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Student Assessment - Universal Screening

We hear a lot about the importance of addressing fluency when screening students. Is this the most important reading component to address?


Response from Karen Wixson, Ph.D.:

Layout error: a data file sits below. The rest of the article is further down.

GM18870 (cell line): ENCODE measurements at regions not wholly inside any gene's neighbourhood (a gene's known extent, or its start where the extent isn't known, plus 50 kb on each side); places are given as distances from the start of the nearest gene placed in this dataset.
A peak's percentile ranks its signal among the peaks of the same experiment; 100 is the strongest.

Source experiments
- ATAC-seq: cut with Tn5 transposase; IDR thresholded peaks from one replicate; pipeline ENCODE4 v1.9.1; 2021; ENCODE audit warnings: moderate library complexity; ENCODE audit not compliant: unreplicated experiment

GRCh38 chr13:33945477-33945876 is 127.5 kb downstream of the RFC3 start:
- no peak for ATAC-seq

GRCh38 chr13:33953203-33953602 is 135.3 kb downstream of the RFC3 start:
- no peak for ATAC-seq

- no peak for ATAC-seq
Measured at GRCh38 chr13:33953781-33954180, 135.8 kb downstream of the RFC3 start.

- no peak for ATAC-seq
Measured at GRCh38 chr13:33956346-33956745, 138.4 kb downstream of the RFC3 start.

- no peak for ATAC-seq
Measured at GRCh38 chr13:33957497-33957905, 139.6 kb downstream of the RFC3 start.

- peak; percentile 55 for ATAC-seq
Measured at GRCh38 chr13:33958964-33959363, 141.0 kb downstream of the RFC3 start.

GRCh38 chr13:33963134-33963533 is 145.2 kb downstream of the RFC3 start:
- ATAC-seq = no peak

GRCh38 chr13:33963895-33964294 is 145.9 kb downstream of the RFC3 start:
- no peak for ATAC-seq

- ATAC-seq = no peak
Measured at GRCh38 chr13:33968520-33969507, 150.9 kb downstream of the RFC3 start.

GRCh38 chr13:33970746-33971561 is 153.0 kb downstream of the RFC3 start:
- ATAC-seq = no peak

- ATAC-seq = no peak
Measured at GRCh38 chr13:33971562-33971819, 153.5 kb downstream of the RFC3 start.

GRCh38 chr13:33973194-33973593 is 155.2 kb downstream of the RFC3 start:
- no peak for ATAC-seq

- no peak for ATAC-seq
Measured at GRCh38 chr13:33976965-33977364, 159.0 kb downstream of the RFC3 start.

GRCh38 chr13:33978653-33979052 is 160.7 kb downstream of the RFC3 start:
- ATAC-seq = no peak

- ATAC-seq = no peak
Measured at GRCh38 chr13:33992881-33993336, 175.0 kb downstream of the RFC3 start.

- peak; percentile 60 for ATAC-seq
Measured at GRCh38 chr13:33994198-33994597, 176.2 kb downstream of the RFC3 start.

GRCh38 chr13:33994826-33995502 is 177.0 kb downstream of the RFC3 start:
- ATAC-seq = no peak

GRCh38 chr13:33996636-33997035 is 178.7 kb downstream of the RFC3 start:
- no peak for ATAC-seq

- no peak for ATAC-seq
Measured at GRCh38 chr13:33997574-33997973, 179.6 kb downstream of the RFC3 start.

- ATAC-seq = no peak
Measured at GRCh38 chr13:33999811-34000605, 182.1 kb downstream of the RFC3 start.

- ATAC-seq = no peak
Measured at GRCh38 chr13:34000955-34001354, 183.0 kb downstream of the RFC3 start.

All components of reading should be addressed within an RTI framework.  However, the extent to which each component is addressed may vary as a function of developmental levels (e.g., early elementary, upper elementary, middle and high school), and as a function of the purposes for which assessments are used (e.g., screening, diagnosis, progress monitoring).  Fluency is often used to screen students, but it's important to understand that these screening measures are most predictive at the early elementary levels.  Beyond these levels, it's likely that screening measures will need to include other components of reading to avoid the situation of students with high fluency who appear to be okay, but who have problems in other areas of reading.  It's also important to note that most screening measures do not provide sufficient information for planning instruction and that further evaluation of other reading components appropriate for different grade levels will be needed before identifying the most appropriate instruction intervention.  Finally, progress monitoring measures should be focused on the components of reading addressed in instruction, which means that they need to go beyond fluency.


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